Last night we went to the theatre to watch “The Big Lebowski.” Jeff Bridges plays Jeff Lebowski, a.k.a. The Dude, a pot smoking underachiever who undergoes a series of misadventures with no discernible gain at the conclusion except for the simple refrain “The Dude abides.” What does that mean? It the land of narcissists, sociopaths, whores and overachievers (set in Los Angeles 1998), the Dude is content to float along with the ebb and flow of the universe.
It was a sold out show, with White Russians for sale in the lobby, a throng of bathrobe attired underachievers closeted in a city full of type A overachievers. I live in Calgary, Alberta – the hub of the oil & gas industry in Canada. I am a laid off geologist, an admittedly ‘hippy’ profession in an industry heavily laden with engineers and sons of CEOs with MBAs tacked onto their credentials as common as polyester in the 70s. Brent oil pricing decided to dive bomb below $30 which means I’m not going to be working as a geologist anytime soon.
Which brings us back to the Dude and the dichotomy of Calgary’s unemployed. There are the overachievers and the underachievers. The overachievers are the networkers. They co-chair galas and volunteer for organizations with a ‘P’ somewhere in the acronym to signify the ubiquitous ‘petroleum’ which roots the Alberta economy. They join the Rotary Club to hobnob with the wealthy and connected. They list all these ‘achievements’ on their resumes or LinkedIn profiles. They name drop other networkers like Craig or Bob, or Suzanne. Craig is often an unemployed oil and gas marketer embarking on a career as a life coach and Suzanne is exploring business opportunities in renewables.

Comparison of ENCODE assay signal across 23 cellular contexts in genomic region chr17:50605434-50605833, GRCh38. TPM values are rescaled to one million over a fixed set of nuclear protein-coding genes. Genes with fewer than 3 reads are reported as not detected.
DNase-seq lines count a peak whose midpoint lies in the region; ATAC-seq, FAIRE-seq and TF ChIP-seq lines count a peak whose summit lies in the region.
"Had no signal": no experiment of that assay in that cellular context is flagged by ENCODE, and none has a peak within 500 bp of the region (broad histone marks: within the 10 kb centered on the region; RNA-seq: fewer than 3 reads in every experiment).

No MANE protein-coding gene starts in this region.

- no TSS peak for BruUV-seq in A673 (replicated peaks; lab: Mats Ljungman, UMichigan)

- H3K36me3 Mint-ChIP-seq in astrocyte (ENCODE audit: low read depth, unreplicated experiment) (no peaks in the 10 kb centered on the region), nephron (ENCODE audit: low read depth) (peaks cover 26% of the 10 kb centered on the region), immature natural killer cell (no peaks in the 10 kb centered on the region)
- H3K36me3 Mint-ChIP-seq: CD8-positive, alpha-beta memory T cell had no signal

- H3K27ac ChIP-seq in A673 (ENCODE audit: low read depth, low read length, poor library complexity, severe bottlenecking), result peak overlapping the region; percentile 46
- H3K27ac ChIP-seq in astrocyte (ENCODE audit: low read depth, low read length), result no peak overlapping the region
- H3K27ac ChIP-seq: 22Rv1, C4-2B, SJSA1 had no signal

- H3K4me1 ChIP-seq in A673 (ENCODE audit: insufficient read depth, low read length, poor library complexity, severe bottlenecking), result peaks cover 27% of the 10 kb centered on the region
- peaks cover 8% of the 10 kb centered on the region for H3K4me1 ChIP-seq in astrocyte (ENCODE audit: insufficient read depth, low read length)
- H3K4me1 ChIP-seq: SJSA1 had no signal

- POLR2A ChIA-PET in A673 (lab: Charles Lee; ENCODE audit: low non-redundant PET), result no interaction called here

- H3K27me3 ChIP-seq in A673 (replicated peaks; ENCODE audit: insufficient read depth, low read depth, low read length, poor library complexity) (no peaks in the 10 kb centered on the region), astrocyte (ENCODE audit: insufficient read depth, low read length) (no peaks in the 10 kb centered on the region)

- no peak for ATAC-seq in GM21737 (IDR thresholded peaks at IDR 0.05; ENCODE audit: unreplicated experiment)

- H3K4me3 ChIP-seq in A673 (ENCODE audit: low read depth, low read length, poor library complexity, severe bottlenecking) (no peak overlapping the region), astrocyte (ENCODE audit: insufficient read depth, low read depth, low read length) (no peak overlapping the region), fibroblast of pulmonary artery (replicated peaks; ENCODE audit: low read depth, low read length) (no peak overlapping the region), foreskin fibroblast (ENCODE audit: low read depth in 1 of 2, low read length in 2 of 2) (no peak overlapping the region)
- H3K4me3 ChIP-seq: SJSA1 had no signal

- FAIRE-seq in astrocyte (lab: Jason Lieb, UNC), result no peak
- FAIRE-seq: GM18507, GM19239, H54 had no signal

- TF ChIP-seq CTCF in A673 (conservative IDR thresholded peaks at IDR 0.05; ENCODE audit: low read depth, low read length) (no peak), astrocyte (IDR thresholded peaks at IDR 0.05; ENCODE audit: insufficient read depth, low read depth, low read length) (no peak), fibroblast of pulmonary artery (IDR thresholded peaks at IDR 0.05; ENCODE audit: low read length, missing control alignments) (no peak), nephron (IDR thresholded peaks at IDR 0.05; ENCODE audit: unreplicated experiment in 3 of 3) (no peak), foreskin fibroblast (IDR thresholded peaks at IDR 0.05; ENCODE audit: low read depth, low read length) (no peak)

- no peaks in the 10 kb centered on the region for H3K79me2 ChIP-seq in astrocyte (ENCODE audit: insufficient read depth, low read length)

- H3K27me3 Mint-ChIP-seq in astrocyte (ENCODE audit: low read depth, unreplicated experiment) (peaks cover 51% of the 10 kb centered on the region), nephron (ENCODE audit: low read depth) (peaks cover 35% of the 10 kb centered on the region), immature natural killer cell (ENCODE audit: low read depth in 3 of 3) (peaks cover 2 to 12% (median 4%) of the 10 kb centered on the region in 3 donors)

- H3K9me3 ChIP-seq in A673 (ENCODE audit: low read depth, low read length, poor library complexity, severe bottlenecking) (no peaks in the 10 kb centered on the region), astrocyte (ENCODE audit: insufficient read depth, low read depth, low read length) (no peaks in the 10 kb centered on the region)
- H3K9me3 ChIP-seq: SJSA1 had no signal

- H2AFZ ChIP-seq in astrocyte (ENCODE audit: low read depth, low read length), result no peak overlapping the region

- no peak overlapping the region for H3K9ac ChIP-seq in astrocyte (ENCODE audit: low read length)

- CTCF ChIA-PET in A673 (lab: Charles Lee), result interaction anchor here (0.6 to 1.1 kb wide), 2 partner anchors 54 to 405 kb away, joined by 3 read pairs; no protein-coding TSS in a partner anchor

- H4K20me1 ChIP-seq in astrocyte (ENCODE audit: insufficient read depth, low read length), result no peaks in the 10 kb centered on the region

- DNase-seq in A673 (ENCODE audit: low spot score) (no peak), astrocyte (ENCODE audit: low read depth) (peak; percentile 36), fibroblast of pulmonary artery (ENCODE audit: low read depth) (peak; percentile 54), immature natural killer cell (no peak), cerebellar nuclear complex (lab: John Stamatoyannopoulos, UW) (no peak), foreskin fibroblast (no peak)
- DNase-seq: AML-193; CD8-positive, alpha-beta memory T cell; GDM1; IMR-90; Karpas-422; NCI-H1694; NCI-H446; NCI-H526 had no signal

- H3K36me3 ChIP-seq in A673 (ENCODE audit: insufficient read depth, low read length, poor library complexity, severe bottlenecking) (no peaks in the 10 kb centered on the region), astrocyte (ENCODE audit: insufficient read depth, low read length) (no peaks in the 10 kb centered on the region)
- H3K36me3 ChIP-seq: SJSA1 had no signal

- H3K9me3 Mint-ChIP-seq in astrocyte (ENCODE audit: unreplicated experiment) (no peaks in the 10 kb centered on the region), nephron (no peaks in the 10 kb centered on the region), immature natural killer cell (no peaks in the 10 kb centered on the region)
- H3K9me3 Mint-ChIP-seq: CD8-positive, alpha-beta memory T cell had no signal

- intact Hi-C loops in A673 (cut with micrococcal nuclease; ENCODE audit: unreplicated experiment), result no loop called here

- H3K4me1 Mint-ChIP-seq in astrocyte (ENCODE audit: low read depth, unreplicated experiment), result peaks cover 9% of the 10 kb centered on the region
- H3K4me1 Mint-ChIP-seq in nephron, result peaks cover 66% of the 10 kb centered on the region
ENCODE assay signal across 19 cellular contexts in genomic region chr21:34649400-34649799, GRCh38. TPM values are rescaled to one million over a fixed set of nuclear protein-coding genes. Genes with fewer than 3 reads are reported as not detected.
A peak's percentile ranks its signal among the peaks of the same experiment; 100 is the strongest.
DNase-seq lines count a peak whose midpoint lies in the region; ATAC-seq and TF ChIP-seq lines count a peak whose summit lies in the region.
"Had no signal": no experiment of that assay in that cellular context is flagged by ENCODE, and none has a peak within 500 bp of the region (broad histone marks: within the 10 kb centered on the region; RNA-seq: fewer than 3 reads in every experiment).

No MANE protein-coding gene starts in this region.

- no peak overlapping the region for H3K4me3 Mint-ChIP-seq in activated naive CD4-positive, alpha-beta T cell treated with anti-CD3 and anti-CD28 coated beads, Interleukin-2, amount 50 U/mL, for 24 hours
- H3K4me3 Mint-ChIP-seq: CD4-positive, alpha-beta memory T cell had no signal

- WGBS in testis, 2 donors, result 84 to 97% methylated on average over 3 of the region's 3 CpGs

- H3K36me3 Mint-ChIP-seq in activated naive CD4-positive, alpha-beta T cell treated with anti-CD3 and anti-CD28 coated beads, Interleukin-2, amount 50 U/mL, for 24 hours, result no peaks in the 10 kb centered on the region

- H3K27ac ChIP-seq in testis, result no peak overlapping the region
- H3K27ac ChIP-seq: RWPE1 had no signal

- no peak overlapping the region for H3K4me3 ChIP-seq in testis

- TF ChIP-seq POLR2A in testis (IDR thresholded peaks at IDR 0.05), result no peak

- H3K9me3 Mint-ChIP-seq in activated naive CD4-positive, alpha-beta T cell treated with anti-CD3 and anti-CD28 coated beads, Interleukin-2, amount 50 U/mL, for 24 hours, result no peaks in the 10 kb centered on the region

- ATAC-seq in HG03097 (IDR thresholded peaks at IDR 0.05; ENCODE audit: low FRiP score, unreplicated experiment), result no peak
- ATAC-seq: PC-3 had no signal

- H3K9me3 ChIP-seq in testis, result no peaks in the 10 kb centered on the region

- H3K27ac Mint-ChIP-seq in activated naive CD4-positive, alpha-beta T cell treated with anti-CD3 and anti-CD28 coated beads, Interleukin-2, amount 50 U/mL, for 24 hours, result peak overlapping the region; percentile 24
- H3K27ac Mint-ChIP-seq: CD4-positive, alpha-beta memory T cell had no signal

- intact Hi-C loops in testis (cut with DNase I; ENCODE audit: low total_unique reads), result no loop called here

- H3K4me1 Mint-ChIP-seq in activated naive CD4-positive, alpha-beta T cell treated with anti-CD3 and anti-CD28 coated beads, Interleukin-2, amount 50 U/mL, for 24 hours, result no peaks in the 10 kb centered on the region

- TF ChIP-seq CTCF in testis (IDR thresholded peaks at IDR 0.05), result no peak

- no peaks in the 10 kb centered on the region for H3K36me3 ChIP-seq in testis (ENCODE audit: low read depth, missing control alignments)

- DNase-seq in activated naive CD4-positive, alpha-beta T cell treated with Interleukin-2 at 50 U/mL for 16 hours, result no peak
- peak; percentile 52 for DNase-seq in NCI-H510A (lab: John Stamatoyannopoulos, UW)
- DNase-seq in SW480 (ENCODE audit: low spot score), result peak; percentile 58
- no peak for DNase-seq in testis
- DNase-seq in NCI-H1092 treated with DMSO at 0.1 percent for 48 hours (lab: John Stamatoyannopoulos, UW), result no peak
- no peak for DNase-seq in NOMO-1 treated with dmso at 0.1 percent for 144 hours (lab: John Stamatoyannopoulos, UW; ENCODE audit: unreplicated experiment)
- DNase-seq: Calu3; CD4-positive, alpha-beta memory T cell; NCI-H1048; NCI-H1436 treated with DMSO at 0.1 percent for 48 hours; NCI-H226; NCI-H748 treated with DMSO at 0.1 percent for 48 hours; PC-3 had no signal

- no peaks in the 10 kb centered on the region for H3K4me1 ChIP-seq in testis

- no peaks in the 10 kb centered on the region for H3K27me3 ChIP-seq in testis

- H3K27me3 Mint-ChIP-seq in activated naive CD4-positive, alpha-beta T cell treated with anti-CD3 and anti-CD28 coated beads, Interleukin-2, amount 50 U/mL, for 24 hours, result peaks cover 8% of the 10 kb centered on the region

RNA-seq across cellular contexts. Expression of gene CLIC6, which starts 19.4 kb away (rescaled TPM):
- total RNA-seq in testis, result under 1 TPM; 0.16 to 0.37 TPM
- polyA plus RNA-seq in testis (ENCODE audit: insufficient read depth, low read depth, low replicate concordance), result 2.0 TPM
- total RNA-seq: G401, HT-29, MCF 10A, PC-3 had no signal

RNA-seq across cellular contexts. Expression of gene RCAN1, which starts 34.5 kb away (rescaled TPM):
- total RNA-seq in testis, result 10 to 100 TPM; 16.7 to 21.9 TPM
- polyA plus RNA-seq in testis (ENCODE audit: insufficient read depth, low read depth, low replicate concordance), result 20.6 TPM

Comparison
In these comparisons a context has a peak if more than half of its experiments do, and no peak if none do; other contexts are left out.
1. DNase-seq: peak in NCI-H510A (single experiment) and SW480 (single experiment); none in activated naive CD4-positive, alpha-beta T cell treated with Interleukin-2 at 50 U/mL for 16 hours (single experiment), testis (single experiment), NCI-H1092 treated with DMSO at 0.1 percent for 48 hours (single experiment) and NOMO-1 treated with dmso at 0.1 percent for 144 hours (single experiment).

I am a closeted underachiever. I dress my toddler in the next day’s clothes for bedtime. That way I don’t need to bother getting her dressed in the morning. If my underarm odour has not permeated my clothes, I wear them another day because I reason I’m saving water and energy washing less clothes. My idea of networking is going for beer and talking shit about people whom still have jobs but don’t deserve them as much as we do. I suspect truly successful people are having beer with other successful people. And not the cheap Pilsner kind of beer. They’re drinking craft microbrewery beer with undertones of chocolate or apricot. So, forget networking hell, raise a glass to the Dude, let the winds of change take you wherever they may and don’t be afraid to embark on another misadventure. Chances are the company you keep will be a lot more interesting.